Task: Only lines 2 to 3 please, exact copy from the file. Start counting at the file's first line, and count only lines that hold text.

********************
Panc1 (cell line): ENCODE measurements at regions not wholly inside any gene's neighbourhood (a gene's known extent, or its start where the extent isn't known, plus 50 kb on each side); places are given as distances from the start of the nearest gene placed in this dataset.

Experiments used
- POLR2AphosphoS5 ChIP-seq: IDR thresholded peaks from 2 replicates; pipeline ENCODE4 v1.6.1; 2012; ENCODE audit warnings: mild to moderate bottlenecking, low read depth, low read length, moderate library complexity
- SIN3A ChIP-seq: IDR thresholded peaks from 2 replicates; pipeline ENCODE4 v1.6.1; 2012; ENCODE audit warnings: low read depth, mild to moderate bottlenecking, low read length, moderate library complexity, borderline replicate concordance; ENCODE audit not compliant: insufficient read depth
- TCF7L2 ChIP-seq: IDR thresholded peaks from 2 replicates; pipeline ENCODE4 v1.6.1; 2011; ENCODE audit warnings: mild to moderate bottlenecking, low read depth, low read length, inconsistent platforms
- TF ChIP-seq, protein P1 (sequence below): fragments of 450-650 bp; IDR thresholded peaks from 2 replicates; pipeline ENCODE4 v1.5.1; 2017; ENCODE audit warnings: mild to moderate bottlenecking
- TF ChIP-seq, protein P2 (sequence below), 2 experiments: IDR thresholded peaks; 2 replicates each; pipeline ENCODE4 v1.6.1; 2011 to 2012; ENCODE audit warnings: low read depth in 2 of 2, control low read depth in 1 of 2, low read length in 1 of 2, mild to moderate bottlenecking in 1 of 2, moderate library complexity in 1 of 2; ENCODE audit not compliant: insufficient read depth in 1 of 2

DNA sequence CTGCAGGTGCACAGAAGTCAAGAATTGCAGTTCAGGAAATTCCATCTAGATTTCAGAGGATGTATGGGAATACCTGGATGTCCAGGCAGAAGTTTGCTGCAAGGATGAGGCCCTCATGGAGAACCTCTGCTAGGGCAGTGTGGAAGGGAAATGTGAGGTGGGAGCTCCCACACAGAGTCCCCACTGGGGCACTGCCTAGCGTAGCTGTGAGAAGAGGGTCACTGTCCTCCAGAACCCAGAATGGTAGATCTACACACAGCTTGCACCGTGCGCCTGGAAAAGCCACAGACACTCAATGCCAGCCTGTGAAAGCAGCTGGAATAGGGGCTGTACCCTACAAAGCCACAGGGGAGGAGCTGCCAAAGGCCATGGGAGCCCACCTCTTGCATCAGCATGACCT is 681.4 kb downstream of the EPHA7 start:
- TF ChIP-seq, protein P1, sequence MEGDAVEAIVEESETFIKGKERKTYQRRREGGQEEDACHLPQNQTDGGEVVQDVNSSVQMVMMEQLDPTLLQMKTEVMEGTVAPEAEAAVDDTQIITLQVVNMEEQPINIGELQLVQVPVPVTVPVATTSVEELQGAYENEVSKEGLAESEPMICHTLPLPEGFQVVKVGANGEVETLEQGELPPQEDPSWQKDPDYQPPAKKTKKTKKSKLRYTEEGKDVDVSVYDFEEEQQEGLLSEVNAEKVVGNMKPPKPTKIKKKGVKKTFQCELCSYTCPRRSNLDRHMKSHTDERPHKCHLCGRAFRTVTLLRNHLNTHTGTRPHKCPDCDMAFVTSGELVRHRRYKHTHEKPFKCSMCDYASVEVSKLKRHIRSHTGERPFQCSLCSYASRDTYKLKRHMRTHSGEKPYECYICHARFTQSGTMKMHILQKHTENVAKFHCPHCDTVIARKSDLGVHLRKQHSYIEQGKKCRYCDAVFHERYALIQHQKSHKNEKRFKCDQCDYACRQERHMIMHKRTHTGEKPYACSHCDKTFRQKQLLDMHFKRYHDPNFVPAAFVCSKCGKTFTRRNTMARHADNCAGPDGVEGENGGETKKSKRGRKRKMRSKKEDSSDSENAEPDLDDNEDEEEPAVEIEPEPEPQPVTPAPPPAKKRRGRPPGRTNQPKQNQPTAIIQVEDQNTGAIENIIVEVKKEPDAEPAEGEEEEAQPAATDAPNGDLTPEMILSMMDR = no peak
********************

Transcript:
Experiments used
- POLR2AphosphoS5 ChIP-seq: IDR thresholded peaks from 2 replicates; pipeline ENCODE4 v1.6.1; 2012; ENCODE audit warnings: mild to moderate bottlenecking, low read depth, low read length, moderate library complexity